But what about the other areas of the UK? Prior to 1 April 2006, Scotland, Wales and Northetn Irleand all offered free concessionary travel to their qualifying residents. There were no geographic restrictions within Wales and Northern Ireland and while Scotland initially did only offer free local travel within the resident's council area, abolished this and joined the ranks of Wales and Northern Ireland at the time the English free scheme was implemented.

The current English scheme is technically classed as off-peak free concessionary travel, which means free travel is not valid before 0930hours on weekdays but at all times at weekends. Despite this, for many this was a welcome change in the law! Rather than the concessionary passenger paying their half of the bus fare to the operator and the local authority the same, now the passenger was travelling for free and the local authority stumping up everything else.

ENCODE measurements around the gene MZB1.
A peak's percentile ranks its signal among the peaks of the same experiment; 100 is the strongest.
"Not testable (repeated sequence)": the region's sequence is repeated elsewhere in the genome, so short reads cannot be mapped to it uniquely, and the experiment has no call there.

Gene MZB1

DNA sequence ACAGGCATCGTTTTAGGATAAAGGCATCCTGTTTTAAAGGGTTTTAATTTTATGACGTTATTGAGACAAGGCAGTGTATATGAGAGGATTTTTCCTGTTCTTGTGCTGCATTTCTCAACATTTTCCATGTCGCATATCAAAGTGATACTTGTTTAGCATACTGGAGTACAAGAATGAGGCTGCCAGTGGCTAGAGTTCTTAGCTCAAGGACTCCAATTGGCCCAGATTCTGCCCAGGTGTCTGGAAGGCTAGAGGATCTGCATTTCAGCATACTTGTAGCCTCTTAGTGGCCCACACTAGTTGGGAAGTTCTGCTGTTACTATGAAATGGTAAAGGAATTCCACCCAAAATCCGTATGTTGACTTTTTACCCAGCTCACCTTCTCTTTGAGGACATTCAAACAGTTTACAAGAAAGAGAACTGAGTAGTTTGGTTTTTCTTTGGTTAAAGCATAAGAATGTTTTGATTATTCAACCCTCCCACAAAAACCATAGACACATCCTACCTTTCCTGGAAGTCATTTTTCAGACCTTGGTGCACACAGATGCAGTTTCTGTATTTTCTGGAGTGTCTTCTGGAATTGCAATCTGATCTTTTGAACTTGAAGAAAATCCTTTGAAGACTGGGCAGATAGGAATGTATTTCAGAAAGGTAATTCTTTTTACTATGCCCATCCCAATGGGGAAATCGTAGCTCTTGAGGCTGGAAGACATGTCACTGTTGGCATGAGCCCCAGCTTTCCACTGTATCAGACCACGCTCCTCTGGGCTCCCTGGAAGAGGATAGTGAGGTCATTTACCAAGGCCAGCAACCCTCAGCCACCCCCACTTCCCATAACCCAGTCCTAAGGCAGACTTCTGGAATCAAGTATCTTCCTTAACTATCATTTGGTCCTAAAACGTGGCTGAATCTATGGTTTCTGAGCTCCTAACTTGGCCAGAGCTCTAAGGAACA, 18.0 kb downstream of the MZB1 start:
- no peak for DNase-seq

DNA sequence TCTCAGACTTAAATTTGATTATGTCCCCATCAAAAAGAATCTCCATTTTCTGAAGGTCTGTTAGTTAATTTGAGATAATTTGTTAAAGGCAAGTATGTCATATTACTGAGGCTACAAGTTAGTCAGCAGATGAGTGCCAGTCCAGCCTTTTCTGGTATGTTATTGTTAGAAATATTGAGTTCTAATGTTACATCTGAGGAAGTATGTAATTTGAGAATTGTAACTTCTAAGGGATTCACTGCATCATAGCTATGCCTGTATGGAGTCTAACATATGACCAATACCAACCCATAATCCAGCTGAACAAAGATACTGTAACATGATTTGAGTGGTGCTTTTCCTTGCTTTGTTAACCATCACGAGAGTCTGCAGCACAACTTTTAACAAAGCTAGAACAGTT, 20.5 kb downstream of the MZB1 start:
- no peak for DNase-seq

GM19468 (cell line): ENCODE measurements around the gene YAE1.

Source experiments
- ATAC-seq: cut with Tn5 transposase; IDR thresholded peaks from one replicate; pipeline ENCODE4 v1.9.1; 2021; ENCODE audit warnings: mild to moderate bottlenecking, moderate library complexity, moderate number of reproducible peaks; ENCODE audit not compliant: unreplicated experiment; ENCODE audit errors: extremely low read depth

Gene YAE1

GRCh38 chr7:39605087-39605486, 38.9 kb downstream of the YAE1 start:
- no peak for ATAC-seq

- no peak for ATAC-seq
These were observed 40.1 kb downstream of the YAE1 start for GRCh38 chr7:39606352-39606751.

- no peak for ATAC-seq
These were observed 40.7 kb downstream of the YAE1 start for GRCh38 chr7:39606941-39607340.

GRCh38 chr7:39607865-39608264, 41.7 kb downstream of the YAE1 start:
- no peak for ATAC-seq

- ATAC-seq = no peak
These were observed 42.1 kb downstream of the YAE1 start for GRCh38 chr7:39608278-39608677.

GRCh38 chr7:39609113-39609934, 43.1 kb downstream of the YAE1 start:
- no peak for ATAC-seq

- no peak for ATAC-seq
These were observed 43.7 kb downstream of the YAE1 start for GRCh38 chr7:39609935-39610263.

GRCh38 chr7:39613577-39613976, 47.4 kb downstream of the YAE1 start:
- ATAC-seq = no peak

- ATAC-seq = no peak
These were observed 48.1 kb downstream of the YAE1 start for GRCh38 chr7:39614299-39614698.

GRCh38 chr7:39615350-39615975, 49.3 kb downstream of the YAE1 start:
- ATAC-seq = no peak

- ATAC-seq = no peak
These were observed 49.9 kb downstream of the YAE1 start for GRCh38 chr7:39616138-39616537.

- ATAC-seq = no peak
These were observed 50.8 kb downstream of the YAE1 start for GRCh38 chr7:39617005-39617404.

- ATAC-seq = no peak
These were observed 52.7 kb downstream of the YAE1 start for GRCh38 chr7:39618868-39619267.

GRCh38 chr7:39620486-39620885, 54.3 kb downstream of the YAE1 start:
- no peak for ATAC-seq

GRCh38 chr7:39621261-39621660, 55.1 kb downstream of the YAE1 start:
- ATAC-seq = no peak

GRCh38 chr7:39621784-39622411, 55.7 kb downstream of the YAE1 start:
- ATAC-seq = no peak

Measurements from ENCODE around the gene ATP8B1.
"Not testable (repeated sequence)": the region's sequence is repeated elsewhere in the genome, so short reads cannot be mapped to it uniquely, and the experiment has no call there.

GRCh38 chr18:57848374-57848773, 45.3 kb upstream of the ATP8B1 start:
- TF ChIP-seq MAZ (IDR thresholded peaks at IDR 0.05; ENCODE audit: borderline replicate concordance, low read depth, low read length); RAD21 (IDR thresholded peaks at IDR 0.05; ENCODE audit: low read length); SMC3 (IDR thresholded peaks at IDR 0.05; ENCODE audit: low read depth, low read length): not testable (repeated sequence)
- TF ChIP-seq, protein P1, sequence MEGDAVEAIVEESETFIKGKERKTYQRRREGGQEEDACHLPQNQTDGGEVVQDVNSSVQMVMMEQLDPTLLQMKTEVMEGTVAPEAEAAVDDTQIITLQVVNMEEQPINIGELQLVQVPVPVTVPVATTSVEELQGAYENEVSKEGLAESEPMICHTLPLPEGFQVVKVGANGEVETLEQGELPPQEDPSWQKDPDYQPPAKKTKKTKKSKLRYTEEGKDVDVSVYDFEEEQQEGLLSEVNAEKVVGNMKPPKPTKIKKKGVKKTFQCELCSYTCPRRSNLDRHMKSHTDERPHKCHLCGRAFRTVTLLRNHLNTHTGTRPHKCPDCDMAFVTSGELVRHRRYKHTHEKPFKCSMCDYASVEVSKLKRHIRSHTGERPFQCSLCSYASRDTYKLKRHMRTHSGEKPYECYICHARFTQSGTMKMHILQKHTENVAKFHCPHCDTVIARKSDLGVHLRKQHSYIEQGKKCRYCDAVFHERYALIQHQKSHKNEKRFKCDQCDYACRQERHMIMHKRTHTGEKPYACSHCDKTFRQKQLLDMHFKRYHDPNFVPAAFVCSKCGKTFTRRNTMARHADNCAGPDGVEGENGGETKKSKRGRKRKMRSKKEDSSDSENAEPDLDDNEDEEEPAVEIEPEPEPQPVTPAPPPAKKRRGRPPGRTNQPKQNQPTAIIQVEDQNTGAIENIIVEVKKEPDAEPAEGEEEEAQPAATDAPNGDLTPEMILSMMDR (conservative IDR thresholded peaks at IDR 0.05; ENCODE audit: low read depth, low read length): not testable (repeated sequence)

Or were they? With only £350 million extra being made available to local authorities for the scheme (during 2006/7), many agreed with bus operators to pay two-thirds of the full price, or varying percentages in that region. With a massive increase in concessionary travel from 1 April 2006 more passengers were being carried yet proportionately less revenue was finding its way to the bus operators. The seemingly perverse situation was now evident where the public saw bus services become under threat of withdrawal yet additional patronage was very noticeable to all sides.